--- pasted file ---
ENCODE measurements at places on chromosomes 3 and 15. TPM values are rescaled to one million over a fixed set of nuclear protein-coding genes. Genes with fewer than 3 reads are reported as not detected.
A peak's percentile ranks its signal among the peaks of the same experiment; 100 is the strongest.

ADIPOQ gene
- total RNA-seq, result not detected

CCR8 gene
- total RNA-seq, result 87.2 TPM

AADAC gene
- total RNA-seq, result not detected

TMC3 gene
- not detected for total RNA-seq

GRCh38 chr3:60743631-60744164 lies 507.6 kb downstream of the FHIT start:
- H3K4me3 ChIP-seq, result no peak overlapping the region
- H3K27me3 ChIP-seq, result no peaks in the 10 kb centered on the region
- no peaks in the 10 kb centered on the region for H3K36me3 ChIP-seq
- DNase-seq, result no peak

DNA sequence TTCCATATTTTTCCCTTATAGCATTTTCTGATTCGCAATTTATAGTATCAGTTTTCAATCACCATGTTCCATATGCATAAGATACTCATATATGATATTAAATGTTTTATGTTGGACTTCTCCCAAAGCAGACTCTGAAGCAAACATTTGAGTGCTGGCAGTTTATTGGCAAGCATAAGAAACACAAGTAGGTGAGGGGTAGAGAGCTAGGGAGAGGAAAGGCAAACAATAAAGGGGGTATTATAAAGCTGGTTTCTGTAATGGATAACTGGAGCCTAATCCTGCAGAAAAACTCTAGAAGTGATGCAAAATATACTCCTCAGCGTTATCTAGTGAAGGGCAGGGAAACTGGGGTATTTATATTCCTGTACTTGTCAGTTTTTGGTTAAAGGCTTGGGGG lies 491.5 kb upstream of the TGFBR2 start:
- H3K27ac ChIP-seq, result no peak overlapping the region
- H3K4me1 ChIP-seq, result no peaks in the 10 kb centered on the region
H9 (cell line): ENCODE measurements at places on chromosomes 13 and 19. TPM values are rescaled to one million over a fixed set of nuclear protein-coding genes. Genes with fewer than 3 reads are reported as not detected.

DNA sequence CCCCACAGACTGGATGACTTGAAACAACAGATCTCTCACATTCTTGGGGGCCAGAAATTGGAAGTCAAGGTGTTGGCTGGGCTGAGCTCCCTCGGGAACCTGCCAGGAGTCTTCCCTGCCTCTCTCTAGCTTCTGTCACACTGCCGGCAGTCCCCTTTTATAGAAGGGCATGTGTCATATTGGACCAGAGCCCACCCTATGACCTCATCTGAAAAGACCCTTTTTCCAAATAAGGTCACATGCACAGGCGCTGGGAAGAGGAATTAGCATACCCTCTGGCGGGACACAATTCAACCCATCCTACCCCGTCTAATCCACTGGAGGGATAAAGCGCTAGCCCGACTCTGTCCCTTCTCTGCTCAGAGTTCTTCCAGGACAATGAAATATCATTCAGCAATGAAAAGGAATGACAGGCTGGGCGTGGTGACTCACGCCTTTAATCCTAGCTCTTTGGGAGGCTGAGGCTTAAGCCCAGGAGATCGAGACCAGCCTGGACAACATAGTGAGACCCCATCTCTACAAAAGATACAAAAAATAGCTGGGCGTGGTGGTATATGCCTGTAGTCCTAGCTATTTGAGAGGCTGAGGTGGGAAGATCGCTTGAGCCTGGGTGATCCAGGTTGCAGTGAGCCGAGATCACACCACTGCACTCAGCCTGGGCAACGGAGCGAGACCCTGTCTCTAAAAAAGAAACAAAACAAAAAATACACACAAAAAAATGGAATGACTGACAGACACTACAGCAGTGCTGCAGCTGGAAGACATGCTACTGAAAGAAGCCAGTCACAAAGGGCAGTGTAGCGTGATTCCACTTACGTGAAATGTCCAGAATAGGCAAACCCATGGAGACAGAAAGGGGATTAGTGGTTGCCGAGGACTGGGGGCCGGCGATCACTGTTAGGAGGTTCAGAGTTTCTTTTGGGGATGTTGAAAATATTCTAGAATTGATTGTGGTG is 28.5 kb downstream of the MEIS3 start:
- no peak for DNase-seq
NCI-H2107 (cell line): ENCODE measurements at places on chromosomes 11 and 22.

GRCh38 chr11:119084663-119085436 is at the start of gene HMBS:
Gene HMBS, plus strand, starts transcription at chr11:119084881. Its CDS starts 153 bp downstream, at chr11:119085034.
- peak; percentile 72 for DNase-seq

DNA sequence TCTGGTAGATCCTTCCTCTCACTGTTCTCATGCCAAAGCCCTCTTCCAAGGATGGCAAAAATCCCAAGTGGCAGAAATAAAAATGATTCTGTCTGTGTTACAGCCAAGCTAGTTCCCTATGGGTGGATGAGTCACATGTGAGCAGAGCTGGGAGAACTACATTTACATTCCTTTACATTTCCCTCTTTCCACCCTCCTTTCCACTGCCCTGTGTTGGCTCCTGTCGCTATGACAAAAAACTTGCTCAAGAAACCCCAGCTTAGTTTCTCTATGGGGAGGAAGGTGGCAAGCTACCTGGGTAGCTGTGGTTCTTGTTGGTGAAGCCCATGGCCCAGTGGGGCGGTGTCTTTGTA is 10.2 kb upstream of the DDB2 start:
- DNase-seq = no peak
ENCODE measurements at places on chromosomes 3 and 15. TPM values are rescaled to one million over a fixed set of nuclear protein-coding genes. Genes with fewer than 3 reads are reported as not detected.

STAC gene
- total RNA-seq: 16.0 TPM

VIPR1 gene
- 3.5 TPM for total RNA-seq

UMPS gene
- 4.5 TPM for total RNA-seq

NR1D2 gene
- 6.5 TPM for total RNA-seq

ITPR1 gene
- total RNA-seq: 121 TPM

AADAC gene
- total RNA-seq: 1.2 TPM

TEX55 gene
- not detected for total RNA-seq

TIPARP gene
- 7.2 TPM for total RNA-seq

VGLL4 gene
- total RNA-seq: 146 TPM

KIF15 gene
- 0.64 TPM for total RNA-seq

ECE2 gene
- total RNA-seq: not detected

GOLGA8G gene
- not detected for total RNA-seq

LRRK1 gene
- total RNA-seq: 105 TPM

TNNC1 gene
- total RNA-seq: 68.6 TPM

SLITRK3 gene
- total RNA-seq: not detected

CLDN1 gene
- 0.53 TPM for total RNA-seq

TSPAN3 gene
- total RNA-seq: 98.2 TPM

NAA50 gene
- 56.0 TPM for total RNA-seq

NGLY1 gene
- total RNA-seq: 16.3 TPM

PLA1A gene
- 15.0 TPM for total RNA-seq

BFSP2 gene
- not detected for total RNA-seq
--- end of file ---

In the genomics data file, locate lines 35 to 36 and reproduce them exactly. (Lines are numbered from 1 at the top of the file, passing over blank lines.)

NR1D2 gene
- 6.5 TPM for total RNA-seq